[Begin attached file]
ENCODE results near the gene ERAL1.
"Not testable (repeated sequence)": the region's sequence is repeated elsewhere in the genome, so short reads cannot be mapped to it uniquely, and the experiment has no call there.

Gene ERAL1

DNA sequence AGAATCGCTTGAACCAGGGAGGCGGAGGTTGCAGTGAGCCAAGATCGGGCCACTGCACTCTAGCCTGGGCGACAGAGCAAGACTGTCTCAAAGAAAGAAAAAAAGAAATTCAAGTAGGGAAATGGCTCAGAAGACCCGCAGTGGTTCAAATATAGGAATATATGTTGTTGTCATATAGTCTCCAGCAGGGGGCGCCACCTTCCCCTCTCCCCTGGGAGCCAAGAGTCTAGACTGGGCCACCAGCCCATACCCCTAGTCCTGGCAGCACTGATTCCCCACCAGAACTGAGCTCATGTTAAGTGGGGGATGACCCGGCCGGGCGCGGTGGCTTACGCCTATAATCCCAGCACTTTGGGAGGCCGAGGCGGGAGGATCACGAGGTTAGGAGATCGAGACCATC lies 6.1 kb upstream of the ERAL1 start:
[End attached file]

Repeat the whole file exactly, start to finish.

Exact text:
ENCODE results near the gene ERAL1.
"Not testable (repeated sequence)": the region's sequence is repeated elsewhere in the genome, so short reads cannot be mapped to it uniquely, and the experiment has no call there.

Gene ERAL1

DNA sequence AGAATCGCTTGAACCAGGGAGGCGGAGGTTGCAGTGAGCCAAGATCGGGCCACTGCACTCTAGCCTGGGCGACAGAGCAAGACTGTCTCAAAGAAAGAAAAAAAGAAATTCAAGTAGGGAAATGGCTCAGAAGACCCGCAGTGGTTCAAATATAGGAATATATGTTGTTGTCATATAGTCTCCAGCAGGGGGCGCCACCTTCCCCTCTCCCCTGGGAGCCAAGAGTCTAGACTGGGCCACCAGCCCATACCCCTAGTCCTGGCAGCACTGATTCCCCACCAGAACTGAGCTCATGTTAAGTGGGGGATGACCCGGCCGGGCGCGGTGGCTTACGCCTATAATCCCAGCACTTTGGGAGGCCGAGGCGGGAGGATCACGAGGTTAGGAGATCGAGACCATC lies 6.1 kb upstream of the ERAL1 start: